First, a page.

I am currently writing a chapter for an upcoming book edited by Ian Buchanan and Lorna Collins: Schizoanalysis and Visual Art.
What’s Cooking? : Toward a Pragmatics of Raw Art
This chapter engages with the art brut/art culturel distinction using the conceptual tools
of Deleuze and Guattari’s schizoanalysis. Deleuze and Guattari allow us to conceive
of raw art as a field of transcendence that only emerges relatively to an assemblage.
Though the insider artist may desire an outside in order to escape conventions and
clichés, the outsider artist will not tend to desire an inside, already busy strategizing
to escape his/her own operative assemblages. We argue that the difference between
raw and “cooked” art may be better understood through the specific modes of capture
(“cooking”) that define the strata from which each artist undertakes the production of
the body without organs, that is, the unfolding of the ecumenon into the planomenon.
We will focus on the case of rebel artist Jean Dubuffet, who coined the term “art brut”
(raw art), relating his deep admiration of the outsider artists’ authentic relations to
their work (in particular his regard for the work of Adolf Wölfli). We will also relate
Dubuffet’s relation to surrealism, primarily through his affiliation with André Masson
(who used drugs and sleep depravation to reach more “authentic”, presubjective modes
of inspiration), as well as his friendship with Antonin Artaud.
We believe schizoanalysis allows critical thought to move away from the
conventional dichotomy that categorizes an artist as “inside” or “outside” an
artistic culture. But it does more than merely blur the boundary between interior
and exterior: it allows for an understanding of the underlying processes that
give way to such binaries. The inside/outside distinction will thus be seen as the
effect of an assemblage that orders and distributes contents and expressions on
specific strata, constituted by the abstract machines that describe the processes of
deterritorialization and reterritorialization this assemblage results from.
The problem will be approached along four major lines of enquiry:
We begin with what Deleuze and Guattari call the “generative component”
constitutive of the given artistic milieu (for example: the avant-garde movement, the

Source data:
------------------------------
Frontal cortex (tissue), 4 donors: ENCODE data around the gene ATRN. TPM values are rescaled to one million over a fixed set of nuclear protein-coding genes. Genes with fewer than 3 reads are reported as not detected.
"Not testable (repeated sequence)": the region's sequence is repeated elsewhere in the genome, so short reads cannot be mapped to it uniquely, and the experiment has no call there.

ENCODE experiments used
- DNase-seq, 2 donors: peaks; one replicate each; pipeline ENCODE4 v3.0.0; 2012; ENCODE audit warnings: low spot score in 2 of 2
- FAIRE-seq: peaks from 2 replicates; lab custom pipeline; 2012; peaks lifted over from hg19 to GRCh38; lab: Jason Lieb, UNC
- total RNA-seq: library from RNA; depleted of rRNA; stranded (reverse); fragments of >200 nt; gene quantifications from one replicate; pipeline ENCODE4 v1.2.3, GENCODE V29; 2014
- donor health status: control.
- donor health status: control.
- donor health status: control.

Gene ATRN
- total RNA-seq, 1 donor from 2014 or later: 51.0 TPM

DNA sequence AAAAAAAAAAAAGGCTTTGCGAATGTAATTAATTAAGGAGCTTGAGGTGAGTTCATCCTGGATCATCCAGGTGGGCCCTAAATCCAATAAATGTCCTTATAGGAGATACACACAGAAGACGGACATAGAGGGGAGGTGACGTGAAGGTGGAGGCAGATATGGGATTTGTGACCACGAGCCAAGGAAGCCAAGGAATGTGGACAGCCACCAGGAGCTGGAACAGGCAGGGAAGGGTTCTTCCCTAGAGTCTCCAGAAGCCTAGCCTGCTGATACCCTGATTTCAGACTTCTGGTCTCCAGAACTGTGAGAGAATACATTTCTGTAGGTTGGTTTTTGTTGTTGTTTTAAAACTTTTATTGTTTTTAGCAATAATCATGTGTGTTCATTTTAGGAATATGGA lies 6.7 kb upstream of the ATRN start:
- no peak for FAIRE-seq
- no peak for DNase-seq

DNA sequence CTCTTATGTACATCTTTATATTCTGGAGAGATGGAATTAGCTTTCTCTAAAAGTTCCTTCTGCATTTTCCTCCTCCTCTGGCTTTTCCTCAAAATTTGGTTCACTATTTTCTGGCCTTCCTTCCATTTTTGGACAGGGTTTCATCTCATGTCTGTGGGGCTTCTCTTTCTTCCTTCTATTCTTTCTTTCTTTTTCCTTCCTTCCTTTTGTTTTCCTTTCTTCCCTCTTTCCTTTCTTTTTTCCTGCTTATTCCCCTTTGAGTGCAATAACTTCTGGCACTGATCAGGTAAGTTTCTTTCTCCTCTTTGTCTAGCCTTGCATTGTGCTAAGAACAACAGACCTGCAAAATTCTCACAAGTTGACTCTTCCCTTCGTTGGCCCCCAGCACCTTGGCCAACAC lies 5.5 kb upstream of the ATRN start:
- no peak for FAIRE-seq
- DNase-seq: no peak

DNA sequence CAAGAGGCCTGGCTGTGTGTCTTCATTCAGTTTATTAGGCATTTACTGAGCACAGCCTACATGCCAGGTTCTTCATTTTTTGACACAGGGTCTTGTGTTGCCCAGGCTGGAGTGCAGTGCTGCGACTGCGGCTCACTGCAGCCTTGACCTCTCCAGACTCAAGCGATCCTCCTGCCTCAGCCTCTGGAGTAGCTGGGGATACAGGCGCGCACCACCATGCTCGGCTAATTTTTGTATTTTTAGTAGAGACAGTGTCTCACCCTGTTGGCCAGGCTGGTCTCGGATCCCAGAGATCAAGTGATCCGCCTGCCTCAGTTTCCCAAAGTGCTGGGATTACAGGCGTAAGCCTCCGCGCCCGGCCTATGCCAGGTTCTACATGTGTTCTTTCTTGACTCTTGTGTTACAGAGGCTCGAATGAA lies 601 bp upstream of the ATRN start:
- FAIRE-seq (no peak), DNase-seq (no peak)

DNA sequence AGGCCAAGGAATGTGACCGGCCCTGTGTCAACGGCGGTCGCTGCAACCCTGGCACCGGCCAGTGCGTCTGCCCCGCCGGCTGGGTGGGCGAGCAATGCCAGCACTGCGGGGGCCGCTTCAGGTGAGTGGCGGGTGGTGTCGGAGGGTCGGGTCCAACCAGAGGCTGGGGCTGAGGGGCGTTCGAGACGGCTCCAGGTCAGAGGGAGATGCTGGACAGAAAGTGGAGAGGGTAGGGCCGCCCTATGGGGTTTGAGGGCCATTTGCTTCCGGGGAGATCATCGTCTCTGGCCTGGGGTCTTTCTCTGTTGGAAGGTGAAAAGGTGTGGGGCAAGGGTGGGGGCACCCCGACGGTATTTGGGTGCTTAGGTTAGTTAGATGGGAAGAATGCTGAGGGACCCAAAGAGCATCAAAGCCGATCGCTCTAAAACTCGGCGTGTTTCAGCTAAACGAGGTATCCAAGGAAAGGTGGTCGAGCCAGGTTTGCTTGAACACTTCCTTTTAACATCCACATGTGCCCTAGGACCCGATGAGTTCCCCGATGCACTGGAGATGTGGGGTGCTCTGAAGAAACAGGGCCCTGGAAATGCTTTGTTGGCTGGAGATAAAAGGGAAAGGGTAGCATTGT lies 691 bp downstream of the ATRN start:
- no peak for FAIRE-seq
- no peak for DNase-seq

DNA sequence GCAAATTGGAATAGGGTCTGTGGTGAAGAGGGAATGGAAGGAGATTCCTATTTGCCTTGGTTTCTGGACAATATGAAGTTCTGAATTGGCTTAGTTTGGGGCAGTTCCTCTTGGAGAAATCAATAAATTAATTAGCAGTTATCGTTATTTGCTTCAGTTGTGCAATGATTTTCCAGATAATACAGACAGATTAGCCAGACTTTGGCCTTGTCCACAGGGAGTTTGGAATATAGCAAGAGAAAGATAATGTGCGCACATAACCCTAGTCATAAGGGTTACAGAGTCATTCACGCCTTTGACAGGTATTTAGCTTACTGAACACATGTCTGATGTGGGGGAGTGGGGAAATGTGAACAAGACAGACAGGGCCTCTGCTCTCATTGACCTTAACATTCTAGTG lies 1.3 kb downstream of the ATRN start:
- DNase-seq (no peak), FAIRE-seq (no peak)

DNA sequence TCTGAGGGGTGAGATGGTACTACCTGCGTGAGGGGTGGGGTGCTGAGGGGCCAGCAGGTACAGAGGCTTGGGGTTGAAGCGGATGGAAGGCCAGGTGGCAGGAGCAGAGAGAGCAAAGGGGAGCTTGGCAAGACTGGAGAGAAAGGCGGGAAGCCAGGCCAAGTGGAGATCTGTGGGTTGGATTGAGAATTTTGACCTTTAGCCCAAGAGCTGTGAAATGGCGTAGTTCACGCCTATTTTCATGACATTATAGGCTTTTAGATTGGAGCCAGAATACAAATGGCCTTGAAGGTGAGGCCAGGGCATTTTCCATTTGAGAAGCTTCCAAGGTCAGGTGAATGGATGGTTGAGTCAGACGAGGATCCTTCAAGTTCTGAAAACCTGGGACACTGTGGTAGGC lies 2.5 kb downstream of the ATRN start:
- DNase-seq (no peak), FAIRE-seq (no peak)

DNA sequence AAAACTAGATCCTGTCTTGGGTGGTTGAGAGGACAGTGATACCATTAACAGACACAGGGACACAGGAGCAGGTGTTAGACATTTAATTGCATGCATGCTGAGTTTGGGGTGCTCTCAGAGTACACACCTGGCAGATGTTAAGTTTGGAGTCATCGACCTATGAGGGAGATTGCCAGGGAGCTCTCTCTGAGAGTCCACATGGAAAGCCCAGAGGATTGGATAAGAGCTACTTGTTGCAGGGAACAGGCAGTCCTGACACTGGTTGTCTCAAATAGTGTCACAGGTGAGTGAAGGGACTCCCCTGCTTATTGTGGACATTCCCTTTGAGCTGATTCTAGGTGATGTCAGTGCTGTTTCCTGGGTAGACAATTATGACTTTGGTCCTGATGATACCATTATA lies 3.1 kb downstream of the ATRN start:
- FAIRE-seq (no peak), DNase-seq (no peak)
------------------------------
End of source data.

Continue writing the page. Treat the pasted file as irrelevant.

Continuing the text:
museum, the royal court, the church). These outline the concrete semiotics operative
in the generation of molar aggregates we identify with artistic institutions,
traditions, or conventions.
Secondly, we enumerate examples of the transformational potentials of these
cultural conventions and institutions, which constitute the pure semiotics underlying
the production of such “insides”. We ask, what is their plasticity, their potential for
change and translation, their “pre-indiviual field” (drawing from Simondon) ?
We then turn to the underlying assemblages involved in the orderings of such
milieus of cultural convention. This requires necessary abstraction in order to
describe the multiplicity of interrelations between the various strata involved (state
organizations, bodily orderings, semiotic regimes, technical processes). Here we
draw a rhizome connecting the symbiotic alliances between levels of organization
or between genetic series, describing in each case how the assemblage divides
contents and expressions, as well as corresponding subjectivities, bodies, territories
and modes of deterritorialization.
Finally comes the study of the abstract machines that order and guide these
assemblages. This requires diagramming the limits and attractors describing the
potentials and actualizations of the effective assemblages composing the given
artistic institution, tradition or convention from which a relative “outside” is
conceived. A particular goal will be to understand the institutional rebellion of
artists like Dubuffet, and the “horror vacui” that characterizes the work of Wölfli and
many other raw artists, as strategies for escaping the capture of abstract machines
operating on various strata.